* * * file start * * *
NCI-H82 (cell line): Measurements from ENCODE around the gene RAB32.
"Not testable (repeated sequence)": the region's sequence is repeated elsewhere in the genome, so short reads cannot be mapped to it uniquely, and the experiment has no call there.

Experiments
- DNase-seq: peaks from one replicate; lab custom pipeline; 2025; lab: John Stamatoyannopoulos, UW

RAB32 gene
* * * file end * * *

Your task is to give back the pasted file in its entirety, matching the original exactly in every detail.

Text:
NCI-H82 (cell line): Measurements from ENCODE around the gene RAB32.
"Not testable (repeated sequence)": the region's sequence is repeated elsewhere in the genome, so short reads cannot be mapped to it uniquely, and the experiment has no call there.

Experiments
- DNase-seq: peaks from one replicate; lab custom pipeline; 2025; lab: John Stamatoyannopoulos, UW

RAB32 gene